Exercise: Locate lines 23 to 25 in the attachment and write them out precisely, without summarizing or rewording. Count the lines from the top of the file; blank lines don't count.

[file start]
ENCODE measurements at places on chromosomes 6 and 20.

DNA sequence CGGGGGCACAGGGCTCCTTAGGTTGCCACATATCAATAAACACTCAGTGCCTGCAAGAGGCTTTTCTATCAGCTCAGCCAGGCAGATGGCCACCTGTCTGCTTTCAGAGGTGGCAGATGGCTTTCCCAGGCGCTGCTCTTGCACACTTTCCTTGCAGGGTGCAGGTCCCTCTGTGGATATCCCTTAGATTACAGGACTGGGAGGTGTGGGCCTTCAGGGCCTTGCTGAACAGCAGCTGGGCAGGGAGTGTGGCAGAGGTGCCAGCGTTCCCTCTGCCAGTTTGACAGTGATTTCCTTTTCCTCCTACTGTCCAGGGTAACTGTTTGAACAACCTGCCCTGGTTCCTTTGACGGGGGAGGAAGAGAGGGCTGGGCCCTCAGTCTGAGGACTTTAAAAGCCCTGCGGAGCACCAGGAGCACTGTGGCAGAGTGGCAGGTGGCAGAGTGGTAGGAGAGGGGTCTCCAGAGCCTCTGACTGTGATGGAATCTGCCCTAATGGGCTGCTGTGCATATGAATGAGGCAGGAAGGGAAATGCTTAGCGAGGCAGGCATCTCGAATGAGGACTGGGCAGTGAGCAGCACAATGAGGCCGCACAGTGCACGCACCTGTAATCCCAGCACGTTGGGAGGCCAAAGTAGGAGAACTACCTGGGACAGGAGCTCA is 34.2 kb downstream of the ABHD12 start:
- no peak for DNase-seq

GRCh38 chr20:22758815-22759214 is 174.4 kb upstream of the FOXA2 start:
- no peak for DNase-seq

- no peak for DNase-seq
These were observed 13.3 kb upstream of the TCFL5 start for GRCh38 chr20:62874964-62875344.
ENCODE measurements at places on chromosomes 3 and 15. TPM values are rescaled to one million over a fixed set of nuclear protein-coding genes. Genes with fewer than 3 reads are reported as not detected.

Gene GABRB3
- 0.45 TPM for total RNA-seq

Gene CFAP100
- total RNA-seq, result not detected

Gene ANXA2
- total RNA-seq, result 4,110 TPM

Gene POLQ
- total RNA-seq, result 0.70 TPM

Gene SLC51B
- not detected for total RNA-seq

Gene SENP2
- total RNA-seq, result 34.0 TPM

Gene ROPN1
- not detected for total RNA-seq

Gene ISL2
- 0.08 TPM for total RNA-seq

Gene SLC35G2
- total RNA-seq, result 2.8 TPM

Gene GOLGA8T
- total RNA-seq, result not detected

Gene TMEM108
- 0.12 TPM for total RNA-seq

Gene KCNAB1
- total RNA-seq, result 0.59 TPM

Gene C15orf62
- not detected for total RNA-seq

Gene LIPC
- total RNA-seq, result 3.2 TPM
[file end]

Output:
Gene ISL2
- 0.08 TPM for total RNA-seq

Gene SLC35G2